Reflexive use of verbs

A verb is said to be used reflexively when it has a pronoun object, direct or indirect, which refers to the subject (I see myself, he talks to himself, etc.). In English relatively few verbs are used reflexively; in Italian, a great many are. Indeed, almost any Italian verb that normally needs an object to complete its meaning (i.e., a transitive verb) can be used reflexively.

The reflexive verbal construction consists of two parts: the verb itself and the reflexive pronoun. In the infinitive form, the reflexive pronoun is attached to the end of the verb: alzarsi (to get up; cf. alzare, to raise), divertirsi (to enjoy one’s self, to have a good time; cf. divertire, to amuse, to entertain [someone else]).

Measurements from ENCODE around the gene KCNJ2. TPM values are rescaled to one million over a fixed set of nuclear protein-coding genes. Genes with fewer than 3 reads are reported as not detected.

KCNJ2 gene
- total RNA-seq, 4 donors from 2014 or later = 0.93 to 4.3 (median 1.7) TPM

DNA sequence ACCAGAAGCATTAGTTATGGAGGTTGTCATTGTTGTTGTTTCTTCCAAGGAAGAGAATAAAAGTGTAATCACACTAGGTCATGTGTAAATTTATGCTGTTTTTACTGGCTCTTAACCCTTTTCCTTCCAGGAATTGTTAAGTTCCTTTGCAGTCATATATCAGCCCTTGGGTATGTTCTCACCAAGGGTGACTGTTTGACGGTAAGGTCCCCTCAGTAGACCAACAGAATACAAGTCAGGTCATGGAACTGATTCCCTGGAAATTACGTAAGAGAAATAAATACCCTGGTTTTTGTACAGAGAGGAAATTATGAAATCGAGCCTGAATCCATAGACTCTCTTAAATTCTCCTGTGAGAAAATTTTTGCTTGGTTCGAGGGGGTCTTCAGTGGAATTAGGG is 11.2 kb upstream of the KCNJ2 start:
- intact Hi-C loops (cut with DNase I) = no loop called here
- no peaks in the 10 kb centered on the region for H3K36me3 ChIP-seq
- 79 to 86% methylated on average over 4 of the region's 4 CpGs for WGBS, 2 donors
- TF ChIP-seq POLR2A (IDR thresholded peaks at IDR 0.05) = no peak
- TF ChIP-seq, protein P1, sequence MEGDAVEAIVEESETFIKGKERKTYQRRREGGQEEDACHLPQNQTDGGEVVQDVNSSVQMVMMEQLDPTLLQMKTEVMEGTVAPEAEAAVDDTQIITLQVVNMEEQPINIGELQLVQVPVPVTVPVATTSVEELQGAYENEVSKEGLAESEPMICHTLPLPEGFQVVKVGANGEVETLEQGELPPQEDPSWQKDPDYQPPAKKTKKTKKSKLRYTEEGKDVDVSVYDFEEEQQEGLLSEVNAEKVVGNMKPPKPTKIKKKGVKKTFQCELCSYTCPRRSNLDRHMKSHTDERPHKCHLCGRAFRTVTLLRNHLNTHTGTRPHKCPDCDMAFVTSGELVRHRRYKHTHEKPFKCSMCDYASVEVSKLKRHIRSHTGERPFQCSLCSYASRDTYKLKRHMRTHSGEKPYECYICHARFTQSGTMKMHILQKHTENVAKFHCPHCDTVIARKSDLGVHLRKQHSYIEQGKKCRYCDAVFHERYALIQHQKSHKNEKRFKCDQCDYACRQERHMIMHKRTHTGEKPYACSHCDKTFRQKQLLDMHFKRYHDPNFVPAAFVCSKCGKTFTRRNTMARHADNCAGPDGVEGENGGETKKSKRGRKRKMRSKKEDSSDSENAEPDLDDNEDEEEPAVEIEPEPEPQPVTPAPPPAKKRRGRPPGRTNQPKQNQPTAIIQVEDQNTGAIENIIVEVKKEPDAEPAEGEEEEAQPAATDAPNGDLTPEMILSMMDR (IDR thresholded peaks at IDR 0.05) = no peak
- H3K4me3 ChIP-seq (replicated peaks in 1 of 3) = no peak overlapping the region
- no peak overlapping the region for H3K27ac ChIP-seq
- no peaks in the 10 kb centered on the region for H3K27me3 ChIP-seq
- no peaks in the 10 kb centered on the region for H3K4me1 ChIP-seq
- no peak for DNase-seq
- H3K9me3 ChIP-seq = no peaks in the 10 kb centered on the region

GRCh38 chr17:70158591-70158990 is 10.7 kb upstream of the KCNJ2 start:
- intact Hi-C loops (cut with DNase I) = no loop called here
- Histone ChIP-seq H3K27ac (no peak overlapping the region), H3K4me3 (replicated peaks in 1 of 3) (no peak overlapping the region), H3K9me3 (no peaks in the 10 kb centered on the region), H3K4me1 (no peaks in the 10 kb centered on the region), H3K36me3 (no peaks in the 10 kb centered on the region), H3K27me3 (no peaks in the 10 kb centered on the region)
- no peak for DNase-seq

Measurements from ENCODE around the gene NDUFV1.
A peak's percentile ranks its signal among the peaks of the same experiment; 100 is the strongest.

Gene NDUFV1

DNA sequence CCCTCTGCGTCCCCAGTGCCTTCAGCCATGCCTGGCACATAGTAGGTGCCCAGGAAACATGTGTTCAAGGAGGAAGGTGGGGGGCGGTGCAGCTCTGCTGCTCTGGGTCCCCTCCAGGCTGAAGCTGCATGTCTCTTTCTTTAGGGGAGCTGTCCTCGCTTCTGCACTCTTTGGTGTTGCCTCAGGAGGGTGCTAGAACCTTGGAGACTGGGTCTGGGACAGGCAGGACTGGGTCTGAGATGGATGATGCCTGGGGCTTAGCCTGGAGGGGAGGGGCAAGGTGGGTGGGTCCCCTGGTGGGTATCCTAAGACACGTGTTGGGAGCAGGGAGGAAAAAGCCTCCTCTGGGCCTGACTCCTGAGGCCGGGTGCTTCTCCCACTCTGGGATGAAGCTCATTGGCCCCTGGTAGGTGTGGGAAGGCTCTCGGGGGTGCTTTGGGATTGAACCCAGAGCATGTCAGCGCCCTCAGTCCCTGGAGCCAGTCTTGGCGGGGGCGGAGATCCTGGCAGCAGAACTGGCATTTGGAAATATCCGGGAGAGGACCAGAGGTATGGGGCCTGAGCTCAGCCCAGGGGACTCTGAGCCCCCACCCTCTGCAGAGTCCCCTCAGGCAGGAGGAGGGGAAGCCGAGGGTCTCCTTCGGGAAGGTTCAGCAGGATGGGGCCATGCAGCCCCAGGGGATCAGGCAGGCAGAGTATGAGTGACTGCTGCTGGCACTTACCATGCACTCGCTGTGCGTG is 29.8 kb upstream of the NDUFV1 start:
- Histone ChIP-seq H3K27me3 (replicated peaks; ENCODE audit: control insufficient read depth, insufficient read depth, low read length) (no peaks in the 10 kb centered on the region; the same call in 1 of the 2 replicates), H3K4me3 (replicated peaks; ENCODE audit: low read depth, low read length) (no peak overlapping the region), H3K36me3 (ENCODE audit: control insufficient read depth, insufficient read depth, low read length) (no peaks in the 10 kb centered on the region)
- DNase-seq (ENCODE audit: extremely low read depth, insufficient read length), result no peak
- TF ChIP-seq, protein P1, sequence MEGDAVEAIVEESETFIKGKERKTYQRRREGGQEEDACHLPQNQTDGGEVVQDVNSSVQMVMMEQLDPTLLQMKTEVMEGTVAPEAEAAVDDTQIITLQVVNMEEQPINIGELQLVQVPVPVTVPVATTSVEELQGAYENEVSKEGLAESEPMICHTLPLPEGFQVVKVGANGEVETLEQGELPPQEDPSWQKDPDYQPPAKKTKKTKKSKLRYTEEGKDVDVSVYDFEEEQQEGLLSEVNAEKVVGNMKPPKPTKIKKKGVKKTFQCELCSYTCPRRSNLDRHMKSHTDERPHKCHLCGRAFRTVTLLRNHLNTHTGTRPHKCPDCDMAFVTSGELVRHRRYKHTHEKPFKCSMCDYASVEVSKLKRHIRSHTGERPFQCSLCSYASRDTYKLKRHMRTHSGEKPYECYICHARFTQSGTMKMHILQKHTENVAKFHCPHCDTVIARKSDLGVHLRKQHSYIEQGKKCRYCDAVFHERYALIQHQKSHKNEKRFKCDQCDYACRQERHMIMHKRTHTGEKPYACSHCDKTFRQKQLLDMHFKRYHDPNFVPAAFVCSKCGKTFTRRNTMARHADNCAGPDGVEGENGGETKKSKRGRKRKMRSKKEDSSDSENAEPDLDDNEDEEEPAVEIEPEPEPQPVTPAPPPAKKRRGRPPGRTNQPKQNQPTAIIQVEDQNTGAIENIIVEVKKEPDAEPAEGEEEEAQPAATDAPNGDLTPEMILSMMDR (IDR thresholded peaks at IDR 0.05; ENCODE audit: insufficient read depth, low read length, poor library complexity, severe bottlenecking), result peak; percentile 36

The reflexive verbs are conjugated as follows:

alzarsi (to get [oneself] up)                       divertirsi– to have fun

mi alzo          ci alziamo                              mi diverto         ci divertiamo

ti alzi             vi alzate                                 ti diverti            vi divertite

si alza            si alzano                                si diverte           si divertono


Observe that the verb itself is conjugated just like any other verb, according to the conjugation to which it belongs.

Note the difference between alzarsi (to get oneself up / to arise) and svegliarsi (to wake up / to awaken).



Italian for Reading & Translation Copyright © by Lauren Surovi and Carleton W. Carroll. All Rights Reserved.

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